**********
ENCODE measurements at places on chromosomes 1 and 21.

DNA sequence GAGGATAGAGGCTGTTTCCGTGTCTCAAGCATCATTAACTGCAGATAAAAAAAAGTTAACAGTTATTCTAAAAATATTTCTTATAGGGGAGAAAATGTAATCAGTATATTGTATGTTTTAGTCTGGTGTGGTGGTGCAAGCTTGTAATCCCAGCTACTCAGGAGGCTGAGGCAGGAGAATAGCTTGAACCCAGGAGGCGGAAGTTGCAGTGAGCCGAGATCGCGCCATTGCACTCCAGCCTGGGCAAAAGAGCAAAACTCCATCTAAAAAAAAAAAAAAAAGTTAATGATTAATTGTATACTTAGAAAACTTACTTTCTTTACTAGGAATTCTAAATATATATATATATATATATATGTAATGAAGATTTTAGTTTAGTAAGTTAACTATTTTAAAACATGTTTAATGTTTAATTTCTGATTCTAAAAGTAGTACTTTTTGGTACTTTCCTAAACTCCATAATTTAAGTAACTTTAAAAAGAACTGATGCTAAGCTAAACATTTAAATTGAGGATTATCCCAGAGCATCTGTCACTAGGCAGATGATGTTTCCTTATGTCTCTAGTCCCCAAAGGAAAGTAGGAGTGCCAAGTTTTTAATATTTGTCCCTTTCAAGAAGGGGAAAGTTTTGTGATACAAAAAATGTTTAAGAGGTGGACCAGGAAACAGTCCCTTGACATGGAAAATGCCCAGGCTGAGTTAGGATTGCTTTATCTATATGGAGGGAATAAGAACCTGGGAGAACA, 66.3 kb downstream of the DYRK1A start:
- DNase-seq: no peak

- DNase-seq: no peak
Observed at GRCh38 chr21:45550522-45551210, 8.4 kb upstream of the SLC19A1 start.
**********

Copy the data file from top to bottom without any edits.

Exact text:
ENCODE measurements at places on chromosomes 1 and 21.

DNA sequence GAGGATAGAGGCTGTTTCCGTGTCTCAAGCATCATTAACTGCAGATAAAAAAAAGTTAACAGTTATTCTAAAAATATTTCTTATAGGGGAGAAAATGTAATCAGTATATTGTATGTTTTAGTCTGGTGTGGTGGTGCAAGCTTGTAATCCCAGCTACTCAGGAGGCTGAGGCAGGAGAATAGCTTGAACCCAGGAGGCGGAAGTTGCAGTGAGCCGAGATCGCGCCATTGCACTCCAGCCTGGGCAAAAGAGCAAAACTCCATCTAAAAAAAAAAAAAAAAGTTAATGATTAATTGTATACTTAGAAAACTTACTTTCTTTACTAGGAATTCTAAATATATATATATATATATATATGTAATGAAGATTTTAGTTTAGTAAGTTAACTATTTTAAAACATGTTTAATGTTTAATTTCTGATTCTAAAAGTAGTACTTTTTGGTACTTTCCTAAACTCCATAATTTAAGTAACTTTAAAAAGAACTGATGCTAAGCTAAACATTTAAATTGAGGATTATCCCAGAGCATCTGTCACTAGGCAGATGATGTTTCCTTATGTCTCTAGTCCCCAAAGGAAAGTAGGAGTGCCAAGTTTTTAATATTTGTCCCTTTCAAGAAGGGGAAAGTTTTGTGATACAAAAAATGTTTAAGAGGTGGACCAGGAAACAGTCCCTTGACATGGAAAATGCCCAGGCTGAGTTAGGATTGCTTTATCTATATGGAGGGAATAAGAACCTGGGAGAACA, 66.3 kb downstream of the DYRK1A start:
- DNase-seq: no peak

- DNase-seq: no peak
Observed at GRCh38 chr21:45550522-45551210, 8.4 kb upstream of the SLC19A1 start.